So, his music was something you could learn from right away, simply by listening to it; and it was beautifully done. And what’s more, e e cummins was writing poetry about phonemes, but all the American composers were setting it sentimentally. Garbage! Here comes an Italian, and he gets it entirely and nails it. So that was very impressive.”

Cutting a long story short, Reich eventually went to California and ended up doing his Master’s degree with Berio at Mills College.

”When I left Juilliard, I had just finished my first twelve-tone piece for string orchestra; definitely not the best thing I have ever done. I showed it to Berio. He looked at it and said, if you want to write tonal music, why don’t you write tonal music? And I thought, wow, coming from you, that’s really a good idea!

At that time, Berio himself was doing Ommaggio a Joyce, a tape piece where Cathy Berberian was reading Finnegan’s Wake, the last book of James Joyce that nobody can really understand. And then he was cutting it up and editing the tape. It was definitely the right setting of Finnegan’s Wake.

Around those days, we’re talking about 1962 and 1963, everybody, including me, was fooling around with tape loops. Most people were also making electronically generated sounds, coming from sine-wave generators. One day, Berio played us two pieces by Karlheinz Stockhausen. The first piece was Electronic Studies and the second piece was Gesang der Jünglinge. Right away, I went for Gesang der Jünglinge, because of the voice. Always voice, voice, voice!

Electronically generated sounds, forget that, use speech; ordinary English words that you find, wherever. Indirectly, I was set to a path that lead to It’s Gonna Rain, where the idea was that to make an interesting tape piece. The electronic part, the tape in itself, is not really the answer. But the spoken content is going to become a lot more human, if you first give first something that is understandable and then develop that through repetition and phasing, through canonic variation.”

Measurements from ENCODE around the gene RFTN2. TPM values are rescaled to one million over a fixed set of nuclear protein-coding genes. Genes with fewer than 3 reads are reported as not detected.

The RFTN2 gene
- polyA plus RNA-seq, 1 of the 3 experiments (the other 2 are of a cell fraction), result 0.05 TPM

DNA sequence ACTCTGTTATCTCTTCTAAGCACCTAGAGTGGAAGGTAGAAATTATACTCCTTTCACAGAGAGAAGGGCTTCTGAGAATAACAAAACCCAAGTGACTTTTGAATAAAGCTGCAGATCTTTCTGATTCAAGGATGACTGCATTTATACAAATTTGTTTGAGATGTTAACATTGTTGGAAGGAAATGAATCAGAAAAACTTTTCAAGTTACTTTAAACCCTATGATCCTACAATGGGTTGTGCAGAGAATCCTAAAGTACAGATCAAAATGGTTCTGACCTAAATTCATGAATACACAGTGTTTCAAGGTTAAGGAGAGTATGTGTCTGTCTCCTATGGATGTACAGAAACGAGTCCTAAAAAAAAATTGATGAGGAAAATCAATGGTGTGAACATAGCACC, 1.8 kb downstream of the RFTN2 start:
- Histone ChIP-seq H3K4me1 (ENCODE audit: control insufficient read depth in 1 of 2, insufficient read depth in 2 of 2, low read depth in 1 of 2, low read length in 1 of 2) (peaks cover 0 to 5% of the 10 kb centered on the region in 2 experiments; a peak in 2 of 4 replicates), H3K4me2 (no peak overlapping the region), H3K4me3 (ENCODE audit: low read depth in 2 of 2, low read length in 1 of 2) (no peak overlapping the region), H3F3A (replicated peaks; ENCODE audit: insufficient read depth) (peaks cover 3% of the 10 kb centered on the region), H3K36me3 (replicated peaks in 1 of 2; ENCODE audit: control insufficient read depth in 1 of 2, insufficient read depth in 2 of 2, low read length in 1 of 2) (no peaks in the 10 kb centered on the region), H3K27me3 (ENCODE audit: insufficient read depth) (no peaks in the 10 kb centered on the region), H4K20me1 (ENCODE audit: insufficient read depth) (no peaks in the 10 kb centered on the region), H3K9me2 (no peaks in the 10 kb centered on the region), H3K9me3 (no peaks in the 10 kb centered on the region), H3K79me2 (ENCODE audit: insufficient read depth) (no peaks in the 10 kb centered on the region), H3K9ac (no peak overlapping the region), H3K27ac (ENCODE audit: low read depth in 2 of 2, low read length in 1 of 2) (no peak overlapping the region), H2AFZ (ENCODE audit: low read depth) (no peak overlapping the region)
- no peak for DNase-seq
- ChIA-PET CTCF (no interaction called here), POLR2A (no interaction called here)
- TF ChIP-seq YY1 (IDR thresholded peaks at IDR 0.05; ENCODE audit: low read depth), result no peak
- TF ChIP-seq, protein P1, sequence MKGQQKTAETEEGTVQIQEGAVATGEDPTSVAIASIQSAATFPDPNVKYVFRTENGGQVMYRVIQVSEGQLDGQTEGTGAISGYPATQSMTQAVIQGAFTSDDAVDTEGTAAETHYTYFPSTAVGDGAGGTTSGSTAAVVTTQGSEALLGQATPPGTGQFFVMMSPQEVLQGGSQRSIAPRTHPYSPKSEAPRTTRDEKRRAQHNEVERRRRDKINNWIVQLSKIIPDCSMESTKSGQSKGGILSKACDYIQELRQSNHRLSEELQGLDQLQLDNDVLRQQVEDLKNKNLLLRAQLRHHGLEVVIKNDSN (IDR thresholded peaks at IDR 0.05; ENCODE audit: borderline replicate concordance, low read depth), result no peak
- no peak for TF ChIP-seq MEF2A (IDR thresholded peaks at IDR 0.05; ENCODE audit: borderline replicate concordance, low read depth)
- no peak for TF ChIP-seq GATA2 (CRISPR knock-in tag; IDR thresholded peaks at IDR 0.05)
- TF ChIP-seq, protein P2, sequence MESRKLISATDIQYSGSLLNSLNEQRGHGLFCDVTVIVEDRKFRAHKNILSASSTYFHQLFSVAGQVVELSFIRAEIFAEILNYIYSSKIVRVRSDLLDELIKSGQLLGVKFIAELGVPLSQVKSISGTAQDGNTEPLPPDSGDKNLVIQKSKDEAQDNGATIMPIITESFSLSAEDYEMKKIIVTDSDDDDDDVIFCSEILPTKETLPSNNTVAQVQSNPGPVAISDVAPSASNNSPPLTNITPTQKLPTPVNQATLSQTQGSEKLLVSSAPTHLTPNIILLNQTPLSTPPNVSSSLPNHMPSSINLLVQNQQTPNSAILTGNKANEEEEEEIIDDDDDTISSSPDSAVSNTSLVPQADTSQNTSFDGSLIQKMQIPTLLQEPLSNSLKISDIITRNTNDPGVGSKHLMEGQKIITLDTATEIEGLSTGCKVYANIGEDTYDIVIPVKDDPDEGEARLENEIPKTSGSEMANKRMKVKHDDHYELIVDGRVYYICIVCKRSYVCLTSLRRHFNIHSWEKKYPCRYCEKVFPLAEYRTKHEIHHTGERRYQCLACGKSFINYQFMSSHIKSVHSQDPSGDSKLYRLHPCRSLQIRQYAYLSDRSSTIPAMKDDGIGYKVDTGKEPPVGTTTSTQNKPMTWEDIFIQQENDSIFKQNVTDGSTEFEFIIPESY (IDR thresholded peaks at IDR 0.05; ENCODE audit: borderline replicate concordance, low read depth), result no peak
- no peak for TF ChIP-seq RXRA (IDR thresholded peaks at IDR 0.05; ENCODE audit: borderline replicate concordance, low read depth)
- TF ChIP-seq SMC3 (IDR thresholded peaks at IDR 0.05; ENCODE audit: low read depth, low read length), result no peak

In addition to Willam Austin, Hall Overton, Vincent Persichetti and Luciano Berio, there were many other teachers who weren’t officially teachers, but whose input nevertheless proved essential along the way.

”I helped Terry Riley to put together the first performance of In C and learned an enormous amount from that experience. We worked very closely on that. And I was the one, who, in rehearsals, said, you know, we’re not staying together, we need a pulse (I’m the drummer, right). So my girlfriend began playing the high C’s, and that’s how that became a part of In C.

While I was studying with Berio by day, I would go to hear John Coltrane by night, whenever he was in San Francisco, at the Jazz Workshop. He was playing with his quartet, great group. I would go there at night and listen to what he was doing and then I would go to study with Berio. The other students in the room, with the exception of Phil Lesh, would come with these very complex pieces, but they could not sit down and play any of it. And I often wondered, did they really hear it in their heads, or was just Papiermusik, paper music.

So there’s Coltrane, who walks in, picks up his instrument and plays, and here they have, I don’t know what. That was how my ensemble began. I felt, whatever my limitations, it’s more honest for me to play in my own ensemble; to put together a group of musicians and become one of the players. That was the impetus.

I started it with a kind of improvisation ensemble, no so great. But when I got back to New York in 1966, I started my own ensemble with John Gibson and Arthur Murphy, which then grew to include Philip Glass, James Tenney and Steve Chambers, until finally, with Drumming it became twelve musicians, with Russ Hartenberger, Bob Becker and Jim Preiss. My ensemble grew all the way to 2006, when I just really could not maintain that any more.”